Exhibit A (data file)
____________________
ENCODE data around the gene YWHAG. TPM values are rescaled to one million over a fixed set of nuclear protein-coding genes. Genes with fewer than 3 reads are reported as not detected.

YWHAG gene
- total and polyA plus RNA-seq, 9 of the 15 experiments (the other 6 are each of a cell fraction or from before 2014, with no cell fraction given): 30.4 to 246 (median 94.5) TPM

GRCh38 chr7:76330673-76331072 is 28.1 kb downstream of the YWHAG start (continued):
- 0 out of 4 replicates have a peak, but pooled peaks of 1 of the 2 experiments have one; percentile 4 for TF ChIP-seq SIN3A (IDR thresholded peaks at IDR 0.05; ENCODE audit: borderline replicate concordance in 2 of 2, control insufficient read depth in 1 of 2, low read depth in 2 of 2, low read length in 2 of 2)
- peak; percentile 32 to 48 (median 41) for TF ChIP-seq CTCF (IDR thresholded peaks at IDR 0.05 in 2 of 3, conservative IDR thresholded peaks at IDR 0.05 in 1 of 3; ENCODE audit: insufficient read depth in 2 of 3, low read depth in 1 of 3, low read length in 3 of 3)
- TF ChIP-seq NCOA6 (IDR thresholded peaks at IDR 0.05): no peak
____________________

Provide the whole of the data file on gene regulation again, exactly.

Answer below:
ENCODE data around the gene YWHAG. TPM values are rescaled to one million over a fixed set of nuclear protein-coding genes. Genes with fewer than 3 reads are reported as not detected.

YWHAG gene
- total and polyA plus RNA-seq, 9 of the 15 experiments (the other 6 are each of a cell fraction or from before 2014, with no cell fraction given): 30.4 to 246 (median 94.5) TPM

GRCh38 chr7:76330673-76331072 is 28.1 kb downstream of the YWHAG start (continued):
- 0 out of 4 replicates have a peak, but pooled peaks of 1 of the 2 experiments have one; percentile 4 for TF ChIP-seq SIN3A (IDR thresholded peaks at IDR 0.05; ENCODE audit: borderline replicate concordance in 2 of 2, control insufficient read depth in 1 of 2, low read depth in 2 of 2, low read length in 2 of 2)
- peak; percentile 32 to 48 (median 41) for TF ChIP-seq CTCF (IDR thresholded peaks at IDR 0.05 in 2 of 3, conservative IDR thresholded peaks at IDR 0.05 in 1 of 3; ENCODE audit: insufficient read depth in 2 of 3, low read depth in 1 of 3, low read length in 3 of 3)
- TF ChIP-seq NCOA6 (IDR thresholded peaks at IDR 0.05): no peak